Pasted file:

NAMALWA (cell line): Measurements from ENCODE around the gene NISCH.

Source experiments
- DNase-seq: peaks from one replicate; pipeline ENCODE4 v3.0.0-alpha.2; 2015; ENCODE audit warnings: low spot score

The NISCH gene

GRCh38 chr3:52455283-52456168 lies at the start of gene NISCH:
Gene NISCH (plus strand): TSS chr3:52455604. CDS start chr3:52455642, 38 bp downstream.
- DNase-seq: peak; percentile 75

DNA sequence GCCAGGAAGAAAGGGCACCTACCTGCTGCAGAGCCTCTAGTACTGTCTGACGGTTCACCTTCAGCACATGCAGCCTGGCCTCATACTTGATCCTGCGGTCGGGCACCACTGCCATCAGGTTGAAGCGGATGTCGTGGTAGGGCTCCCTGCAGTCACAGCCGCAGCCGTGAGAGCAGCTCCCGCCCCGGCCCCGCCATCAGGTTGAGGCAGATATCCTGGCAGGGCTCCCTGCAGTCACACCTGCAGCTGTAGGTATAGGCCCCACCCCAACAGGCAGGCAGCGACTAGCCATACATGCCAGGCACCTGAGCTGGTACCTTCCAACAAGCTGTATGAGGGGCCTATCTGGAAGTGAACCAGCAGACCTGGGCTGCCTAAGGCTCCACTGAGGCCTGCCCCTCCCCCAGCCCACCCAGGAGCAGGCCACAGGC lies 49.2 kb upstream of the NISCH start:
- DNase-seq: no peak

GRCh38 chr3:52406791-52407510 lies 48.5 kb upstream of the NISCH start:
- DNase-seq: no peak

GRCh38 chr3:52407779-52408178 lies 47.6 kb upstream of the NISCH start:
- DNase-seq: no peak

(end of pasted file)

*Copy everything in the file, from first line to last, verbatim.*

NAMALWA (cell line): Measurements from ENCODE around the gene NISCH.

Source experiments
- DNase-seq: peaks from one replicate; pipeline ENCODE4 v3.0.0-alpha.2; 2015; ENCODE audit warnings: low spot score

The NISCH gene

GRCh38 chr3:52455283-52456168 lies at the start of gene NISCH:
Gene NISCH (plus strand): TSS chr3:52455604. CDS start chr3:52455642, 38 bp downstream.
- DNase-seq: peak; percentile 75

DNA sequence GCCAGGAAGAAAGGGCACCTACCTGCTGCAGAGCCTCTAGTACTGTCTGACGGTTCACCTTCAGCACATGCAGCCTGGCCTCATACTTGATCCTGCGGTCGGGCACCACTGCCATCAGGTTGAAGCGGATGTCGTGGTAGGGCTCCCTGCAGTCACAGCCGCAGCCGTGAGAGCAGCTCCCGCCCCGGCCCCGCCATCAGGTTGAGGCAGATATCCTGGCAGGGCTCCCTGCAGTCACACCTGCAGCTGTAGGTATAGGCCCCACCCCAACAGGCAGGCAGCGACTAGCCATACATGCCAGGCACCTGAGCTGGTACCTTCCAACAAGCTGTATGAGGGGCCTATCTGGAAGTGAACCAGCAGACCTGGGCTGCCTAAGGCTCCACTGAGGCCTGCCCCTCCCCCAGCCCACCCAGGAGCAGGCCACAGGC lies 49.2 kb upstream of the NISCH start:
- DNase-seq: no peak

GRCh38 chr3:52406791-52407510 lies 48.5 kb upstream of the NISCH start:
- DNase-seq: no peak

GRCh38 chr3:52407779-52408178 lies 47.6 kb upstream of the NISCH start:
- DNase-seq: no peak